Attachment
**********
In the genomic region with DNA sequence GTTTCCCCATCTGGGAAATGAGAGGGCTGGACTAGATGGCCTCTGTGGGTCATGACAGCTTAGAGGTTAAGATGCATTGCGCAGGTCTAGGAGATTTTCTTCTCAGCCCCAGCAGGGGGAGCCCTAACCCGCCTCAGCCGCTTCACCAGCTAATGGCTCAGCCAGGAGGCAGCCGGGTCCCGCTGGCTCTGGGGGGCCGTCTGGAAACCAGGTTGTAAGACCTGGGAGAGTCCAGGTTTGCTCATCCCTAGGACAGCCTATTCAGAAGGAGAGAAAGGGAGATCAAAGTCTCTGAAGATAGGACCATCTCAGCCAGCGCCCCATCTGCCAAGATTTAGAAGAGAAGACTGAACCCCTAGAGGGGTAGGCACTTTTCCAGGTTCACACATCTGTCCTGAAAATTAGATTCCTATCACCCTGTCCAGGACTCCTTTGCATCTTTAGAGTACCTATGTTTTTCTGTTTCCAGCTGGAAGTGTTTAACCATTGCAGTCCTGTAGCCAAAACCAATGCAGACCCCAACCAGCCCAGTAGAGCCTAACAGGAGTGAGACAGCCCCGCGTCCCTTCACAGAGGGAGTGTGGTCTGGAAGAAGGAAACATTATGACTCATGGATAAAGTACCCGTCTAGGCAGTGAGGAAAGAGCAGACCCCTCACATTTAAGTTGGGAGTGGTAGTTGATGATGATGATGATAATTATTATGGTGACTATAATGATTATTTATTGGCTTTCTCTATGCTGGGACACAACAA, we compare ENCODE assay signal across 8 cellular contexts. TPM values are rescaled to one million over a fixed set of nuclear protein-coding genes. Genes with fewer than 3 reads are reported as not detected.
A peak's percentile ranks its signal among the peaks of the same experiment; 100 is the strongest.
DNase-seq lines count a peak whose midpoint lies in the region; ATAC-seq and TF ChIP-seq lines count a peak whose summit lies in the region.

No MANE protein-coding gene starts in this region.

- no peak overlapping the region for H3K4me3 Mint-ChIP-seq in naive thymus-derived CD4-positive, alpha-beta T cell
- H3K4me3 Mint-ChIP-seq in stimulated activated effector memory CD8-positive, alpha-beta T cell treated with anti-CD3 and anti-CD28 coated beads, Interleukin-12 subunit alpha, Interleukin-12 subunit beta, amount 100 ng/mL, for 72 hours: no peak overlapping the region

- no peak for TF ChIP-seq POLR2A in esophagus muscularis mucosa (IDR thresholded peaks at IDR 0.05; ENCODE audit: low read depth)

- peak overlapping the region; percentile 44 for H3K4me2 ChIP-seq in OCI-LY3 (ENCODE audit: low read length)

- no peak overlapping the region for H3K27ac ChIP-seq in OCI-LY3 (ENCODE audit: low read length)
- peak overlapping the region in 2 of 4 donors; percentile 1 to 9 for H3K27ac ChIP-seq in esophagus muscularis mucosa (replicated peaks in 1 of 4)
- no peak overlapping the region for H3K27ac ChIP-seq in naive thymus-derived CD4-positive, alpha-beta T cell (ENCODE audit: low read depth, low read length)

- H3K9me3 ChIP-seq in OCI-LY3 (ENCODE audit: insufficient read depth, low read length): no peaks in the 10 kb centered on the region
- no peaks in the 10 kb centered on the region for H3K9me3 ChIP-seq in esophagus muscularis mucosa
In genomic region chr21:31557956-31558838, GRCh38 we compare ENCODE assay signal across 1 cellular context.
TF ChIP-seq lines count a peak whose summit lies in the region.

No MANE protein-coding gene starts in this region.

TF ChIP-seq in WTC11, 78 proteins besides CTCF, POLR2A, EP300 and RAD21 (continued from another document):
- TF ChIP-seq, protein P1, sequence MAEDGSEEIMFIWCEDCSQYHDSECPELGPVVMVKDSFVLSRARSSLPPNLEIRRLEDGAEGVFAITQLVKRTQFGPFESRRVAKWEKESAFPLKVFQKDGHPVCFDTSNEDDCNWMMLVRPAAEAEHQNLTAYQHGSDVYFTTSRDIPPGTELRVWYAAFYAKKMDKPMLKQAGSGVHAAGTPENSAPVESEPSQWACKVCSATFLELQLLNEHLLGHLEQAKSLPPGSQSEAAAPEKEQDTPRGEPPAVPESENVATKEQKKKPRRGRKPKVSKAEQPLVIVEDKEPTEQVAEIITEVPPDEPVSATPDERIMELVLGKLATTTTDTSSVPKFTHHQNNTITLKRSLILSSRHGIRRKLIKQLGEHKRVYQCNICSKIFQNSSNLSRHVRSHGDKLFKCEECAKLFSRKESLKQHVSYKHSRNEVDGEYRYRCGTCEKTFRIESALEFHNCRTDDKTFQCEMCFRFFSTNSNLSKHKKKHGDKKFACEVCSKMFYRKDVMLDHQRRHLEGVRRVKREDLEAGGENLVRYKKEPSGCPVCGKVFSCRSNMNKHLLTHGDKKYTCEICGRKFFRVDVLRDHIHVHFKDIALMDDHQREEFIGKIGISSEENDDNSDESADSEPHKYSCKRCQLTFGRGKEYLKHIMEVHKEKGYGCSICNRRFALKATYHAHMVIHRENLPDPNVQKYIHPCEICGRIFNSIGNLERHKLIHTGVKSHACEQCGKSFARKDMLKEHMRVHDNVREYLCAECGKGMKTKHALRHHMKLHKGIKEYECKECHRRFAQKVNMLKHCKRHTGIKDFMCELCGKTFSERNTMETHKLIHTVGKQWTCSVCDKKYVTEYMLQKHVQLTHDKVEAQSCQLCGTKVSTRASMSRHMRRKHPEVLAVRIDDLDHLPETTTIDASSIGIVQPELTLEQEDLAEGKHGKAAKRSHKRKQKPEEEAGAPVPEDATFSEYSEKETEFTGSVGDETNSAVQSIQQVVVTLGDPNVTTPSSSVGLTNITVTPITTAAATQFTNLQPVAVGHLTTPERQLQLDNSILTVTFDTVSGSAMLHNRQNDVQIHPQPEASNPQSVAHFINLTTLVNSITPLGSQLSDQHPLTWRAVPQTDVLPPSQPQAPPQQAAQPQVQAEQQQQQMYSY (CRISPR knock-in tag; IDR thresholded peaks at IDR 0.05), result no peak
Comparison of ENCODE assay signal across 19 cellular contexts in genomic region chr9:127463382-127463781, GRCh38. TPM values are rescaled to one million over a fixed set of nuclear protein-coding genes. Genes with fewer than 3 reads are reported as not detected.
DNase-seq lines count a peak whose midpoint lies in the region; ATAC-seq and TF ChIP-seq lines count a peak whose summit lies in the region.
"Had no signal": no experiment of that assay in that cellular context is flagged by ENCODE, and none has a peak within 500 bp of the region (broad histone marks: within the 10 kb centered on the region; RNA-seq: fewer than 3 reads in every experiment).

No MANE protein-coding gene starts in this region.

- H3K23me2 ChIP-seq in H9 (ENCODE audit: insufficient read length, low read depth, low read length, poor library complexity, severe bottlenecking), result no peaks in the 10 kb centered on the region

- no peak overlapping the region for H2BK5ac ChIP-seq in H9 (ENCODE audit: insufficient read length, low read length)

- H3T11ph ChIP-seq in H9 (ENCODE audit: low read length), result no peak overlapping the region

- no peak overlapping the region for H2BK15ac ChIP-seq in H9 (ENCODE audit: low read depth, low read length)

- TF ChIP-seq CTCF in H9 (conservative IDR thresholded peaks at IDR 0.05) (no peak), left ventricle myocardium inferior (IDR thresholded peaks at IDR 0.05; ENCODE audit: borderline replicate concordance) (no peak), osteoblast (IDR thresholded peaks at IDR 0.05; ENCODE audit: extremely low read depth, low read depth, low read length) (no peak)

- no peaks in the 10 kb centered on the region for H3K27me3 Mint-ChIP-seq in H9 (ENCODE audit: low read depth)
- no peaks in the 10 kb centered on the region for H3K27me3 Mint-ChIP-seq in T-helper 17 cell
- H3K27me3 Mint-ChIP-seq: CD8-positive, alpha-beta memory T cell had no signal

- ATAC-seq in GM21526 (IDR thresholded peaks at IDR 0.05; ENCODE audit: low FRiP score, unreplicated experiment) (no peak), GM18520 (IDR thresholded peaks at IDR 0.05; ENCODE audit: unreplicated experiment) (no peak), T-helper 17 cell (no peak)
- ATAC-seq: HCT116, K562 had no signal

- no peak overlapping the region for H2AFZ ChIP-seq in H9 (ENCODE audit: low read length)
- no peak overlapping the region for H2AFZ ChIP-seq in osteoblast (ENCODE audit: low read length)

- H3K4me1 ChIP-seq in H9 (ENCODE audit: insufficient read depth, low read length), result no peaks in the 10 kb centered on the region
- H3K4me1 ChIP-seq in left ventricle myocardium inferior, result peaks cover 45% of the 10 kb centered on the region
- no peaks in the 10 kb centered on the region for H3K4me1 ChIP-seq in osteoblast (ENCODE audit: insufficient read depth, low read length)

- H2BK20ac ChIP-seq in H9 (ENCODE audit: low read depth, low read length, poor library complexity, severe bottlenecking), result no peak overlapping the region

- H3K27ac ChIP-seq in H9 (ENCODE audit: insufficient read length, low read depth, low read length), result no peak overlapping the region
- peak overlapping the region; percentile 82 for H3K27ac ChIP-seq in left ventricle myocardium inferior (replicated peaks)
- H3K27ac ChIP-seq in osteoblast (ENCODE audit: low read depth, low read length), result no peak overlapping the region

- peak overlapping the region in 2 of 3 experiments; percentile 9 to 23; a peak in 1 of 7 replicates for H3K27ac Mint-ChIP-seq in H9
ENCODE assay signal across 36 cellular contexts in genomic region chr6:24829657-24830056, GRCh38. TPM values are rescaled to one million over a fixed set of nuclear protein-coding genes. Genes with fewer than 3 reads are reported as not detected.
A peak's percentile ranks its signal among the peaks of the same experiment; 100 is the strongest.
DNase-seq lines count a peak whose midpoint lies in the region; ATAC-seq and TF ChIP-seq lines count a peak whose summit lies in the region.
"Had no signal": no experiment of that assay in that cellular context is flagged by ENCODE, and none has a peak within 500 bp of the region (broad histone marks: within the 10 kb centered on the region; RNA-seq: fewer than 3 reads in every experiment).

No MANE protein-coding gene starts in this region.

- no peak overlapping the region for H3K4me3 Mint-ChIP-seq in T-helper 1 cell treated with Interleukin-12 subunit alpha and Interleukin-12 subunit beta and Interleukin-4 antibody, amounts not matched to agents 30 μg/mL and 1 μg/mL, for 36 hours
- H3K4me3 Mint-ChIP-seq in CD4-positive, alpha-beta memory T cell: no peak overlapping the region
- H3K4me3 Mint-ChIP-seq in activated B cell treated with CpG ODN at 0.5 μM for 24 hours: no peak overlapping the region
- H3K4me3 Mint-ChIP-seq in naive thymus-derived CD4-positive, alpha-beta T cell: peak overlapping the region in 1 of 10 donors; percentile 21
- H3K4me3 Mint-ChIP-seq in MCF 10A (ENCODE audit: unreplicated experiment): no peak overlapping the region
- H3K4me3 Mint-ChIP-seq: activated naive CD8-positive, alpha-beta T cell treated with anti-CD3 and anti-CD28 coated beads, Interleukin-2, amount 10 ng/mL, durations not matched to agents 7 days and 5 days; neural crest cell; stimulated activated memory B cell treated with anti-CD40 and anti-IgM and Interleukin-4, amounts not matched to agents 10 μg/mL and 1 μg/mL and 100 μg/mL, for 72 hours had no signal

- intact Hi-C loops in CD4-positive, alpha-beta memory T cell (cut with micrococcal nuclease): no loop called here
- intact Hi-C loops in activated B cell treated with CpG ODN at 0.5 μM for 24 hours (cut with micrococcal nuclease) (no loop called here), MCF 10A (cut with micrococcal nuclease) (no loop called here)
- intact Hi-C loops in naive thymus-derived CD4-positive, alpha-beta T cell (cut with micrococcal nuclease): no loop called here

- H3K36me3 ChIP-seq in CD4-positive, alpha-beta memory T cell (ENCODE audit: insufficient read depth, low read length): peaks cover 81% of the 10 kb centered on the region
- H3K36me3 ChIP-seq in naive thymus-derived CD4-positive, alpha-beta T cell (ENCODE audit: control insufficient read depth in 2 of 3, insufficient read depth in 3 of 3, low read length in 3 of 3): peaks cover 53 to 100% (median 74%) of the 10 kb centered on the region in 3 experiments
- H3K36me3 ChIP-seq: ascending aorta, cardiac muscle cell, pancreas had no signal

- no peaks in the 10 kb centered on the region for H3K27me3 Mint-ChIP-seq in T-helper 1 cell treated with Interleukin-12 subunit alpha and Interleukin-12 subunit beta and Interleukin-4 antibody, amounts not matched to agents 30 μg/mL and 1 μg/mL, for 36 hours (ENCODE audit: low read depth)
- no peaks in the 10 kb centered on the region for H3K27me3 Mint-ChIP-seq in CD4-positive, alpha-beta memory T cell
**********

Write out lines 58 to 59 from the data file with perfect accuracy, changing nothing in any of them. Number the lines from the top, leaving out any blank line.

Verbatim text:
- H3K36me3 ChIP-seq in naive thymus-derived CD4-positive, alpha-beta T cell (ENCODE audit: control insufficient read depth in 2 of 3, insufficient read depth in 3 of 3, low read length in 3 of 3): peaks cover 53 to 100% (median 74%) of the 10 kb centered on the region in 3 experiments
- H3K36me3 ChIP-seq: ascending aorta, cardiac muscle cell, pancreas had no signal